As the queen took her place at the table and the members of the royal family, followed by the barons in residence at the palace and various ambassadors, did the same, one of Eddis’s guardsmen crossed the hall to stand behind her chair. The court watched while he bent to speak to her quietly. The queen listened without moving, except to glance down the long table at her uncle, who was also her minister of war. The queen spoke to the guardsman and dismissed him, then turned back to the table.

If my ministers will join me, I’m sure we will return shortly. Do please enjoy your dinner, she announced calmly. Then she stood and crossed the room with a decisive step that didn’t match her finery. She moved toward a narrow doorway that led to a smaller throne room, the original megaron of her ancestors’ stronghold. Her ministers collected around her, following as she led down the three shallow steps through the doorway and across the painted floor to the dais. The original throne room of Eddis was smaller, the original throne simpler than the ceremonial throne in the dining hall. Carved from stone and softened by embroidered cushions, the old throne was quite plain. Being a plain person, Eddis preferred it to the gilded glory of the new throne. She ruled her country from the smaller throne room, and saved the glories of the Greater Hall for banquets.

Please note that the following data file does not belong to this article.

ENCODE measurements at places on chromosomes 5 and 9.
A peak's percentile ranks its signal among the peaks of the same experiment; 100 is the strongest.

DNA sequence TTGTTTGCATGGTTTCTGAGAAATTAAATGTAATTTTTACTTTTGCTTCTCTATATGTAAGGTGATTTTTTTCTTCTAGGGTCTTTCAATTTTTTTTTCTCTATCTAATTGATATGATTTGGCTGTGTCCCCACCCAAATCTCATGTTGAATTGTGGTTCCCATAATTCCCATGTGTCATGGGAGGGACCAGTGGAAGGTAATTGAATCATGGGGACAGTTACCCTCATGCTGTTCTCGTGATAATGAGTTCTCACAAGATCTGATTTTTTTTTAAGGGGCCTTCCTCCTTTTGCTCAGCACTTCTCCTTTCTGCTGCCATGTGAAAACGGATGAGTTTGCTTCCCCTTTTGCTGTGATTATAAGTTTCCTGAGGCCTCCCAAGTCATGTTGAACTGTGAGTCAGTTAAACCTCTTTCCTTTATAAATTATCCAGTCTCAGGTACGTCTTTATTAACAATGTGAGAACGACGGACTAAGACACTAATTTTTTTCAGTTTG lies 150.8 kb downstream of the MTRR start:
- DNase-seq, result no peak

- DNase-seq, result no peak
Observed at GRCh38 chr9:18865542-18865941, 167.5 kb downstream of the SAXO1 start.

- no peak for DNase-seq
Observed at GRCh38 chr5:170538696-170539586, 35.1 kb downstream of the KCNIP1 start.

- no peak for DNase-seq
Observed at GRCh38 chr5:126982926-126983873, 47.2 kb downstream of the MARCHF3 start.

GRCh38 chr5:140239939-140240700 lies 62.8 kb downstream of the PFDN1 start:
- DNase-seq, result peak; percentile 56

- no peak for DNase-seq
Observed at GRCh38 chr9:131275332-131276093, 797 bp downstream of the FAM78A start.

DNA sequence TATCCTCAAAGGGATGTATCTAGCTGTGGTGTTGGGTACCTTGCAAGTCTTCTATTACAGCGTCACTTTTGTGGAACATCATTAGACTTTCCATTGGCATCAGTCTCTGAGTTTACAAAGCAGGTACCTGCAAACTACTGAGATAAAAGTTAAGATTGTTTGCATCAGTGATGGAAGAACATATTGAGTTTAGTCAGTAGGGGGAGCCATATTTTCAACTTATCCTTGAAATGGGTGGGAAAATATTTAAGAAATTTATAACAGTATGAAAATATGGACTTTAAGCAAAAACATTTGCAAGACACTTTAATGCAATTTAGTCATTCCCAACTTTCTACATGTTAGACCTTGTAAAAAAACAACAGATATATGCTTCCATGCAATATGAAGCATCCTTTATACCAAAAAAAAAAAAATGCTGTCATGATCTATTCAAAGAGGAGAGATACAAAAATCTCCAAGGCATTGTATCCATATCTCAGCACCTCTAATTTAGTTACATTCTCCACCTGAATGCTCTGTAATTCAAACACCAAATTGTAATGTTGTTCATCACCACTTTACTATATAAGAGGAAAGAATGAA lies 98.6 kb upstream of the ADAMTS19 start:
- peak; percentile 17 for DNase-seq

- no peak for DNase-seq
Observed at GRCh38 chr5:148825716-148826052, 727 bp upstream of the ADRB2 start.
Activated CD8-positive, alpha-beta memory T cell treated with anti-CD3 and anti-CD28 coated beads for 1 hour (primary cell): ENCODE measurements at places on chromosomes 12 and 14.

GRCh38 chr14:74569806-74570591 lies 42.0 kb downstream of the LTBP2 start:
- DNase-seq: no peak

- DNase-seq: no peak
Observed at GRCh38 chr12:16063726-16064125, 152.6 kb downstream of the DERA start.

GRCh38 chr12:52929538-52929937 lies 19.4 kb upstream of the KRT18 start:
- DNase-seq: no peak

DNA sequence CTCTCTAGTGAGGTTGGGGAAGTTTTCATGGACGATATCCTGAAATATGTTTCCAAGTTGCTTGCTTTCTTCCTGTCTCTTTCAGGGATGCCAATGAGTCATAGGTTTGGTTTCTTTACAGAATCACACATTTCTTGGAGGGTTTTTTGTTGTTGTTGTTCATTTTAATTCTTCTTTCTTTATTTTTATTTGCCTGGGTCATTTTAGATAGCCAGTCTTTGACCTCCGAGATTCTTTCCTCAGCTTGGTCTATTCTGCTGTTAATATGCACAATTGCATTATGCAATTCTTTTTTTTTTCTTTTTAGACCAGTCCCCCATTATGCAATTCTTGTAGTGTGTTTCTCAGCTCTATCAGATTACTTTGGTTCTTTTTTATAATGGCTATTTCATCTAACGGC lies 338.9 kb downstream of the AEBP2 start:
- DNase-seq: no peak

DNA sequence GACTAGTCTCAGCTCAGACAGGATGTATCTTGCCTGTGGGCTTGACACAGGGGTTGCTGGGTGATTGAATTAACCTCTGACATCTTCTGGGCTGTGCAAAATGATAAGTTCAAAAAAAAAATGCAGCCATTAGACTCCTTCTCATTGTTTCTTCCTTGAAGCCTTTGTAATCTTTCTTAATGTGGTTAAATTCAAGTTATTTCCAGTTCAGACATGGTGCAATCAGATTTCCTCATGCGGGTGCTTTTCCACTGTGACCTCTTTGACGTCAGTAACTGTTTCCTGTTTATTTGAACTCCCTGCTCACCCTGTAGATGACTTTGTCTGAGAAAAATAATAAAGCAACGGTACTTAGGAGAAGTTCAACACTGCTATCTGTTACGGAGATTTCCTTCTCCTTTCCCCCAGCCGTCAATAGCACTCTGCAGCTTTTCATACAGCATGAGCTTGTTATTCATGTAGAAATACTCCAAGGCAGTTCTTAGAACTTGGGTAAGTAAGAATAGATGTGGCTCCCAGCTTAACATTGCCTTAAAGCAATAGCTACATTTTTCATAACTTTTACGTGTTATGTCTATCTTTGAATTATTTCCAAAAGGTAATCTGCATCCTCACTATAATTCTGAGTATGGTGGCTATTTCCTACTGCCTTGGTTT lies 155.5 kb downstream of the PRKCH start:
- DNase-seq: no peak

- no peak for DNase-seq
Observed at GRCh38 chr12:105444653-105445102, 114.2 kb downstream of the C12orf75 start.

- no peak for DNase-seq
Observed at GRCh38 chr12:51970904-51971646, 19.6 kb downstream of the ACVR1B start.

Pulling impatiently at her long skirts, she seated herself. Eugenides has been arrested in Attolia, she said to her ministers. A tradesman has come with the news from the capital city. I asked the guard to bring him here. She didn’t look at her minister of war as she spoke. Her counselors exchanged worried glances but waited patiently without speaking.